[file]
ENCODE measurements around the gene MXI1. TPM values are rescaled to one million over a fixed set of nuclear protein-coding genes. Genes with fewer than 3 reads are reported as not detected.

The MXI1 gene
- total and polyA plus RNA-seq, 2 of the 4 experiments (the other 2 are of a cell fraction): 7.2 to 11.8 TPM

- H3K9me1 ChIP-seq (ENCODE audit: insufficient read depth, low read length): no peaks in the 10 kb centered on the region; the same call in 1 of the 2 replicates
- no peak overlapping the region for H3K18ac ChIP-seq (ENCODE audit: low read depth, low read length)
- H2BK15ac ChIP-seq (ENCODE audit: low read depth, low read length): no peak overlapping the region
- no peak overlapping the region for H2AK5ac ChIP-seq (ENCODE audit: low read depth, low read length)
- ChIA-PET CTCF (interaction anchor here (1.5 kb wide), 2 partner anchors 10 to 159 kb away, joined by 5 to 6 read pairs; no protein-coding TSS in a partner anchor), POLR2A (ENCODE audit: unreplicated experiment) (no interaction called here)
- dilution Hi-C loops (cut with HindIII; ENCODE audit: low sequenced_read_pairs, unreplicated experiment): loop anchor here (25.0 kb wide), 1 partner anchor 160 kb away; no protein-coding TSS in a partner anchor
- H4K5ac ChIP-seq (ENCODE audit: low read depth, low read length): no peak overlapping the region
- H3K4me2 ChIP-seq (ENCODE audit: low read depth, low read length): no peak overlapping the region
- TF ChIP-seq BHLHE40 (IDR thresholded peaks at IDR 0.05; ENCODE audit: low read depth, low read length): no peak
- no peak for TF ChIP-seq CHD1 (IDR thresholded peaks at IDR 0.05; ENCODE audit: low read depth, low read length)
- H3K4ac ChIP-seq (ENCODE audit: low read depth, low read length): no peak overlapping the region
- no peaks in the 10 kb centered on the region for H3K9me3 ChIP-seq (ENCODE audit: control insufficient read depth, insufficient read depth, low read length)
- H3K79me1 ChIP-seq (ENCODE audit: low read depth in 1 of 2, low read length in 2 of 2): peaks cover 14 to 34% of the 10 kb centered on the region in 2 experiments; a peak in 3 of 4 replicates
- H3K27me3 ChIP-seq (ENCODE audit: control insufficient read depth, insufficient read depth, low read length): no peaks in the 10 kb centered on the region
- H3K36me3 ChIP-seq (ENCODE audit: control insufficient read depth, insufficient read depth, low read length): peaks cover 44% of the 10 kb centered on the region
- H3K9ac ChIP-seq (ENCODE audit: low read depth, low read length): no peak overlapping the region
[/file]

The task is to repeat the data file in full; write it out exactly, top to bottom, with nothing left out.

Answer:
ENCODE measurements around the gene MXI1. TPM values are rescaled to one million over a fixed set of nuclear protein-coding genes. Genes with fewer than 3 reads are reported as not detected.

The MXI1 gene
- total and polyA plus RNA-seq, 2 of the 4 experiments (the other 2 are of a cell fraction): 7.2 to 11.8 TPM

- H3K9me1 ChIP-seq (ENCODE audit: insufficient read depth, low read length): no peaks in the 10 kb centered on the region; the same call in 1 of the 2 replicates
- no peak overlapping the region for H3K18ac ChIP-seq (ENCODE audit: low read depth, low read length)
- H2BK15ac ChIP-seq (ENCODE audit: low read depth, low read length): no peak overlapping the region
- no peak overlapping the region for H2AK5ac ChIP-seq (ENCODE audit: low read depth, low read length)
- ChIA-PET CTCF (interaction anchor here (1.5 kb wide), 2 partner anchors 10 to 159 kb away, joined by 5 to 6 read pairs; no protein-coding TSS in a partner anchor), POLR2A (ENCODE audit: unreplicated experiment) (no interaction called here)
- dilution Hi-C loops (cut with HindIII; ENCODE audit: low sequenced_read_pairs, unreplicated experiment): loop anchor here (25.0 kb wide), 1 partner anchor 160 kb away; no protein-coding TSS in a partner anchor
- H4K5ac ChIP-seq (ENCODE audit: low read depth, low read length): no peak overlapping the region
- H3K4me2 ChIP-seq (ENCODE audit: low read depth, low read length): no peak overlapping the region
- TF ChIP-seq BHLHE40 (IDR thresholded peaks at IDR 0.05; ENCODE audit: low read depth, low read length): no peak
- no peak for TF ChIP-seq CHD1 (IDR thresholded peaks at IDR 0.05; ENCODE audit: low read depth, low read length)
- H3K4ac ChIP-seq (ENCODE audit: low read depth, low read length): no peak overlapping the region
- no peaks in the 10 kb centered on the region for H3K9me3 ChIP-seq (ENCODE audit: control insufficient read depth, insufficient read depth, low read length)
- H3K79me1 ChIP-seq (ENCODE audit: low read depth in 1 of 2, low read length in 2 of 2): peaks cover 14 to 34% of the 10 kb centered on the region in 2 experiments; a peak in 3 of 4 replicates
- H3K27me3 ChIP-seq (ENCODE audit: control insufficient read depth, insufficient read depth, low read length): no peaks in the 10 kb centered on the region
- H3K36me3 ChIP-seq (ENCODE audit: control insufficient read depth, insufficient read depth, low read length): peaks cover 44% of the 10 kb centered on the region
- H3K9ac ChIP-seq (ENCODE audit: low read depth, low read length): no peak overlapping the region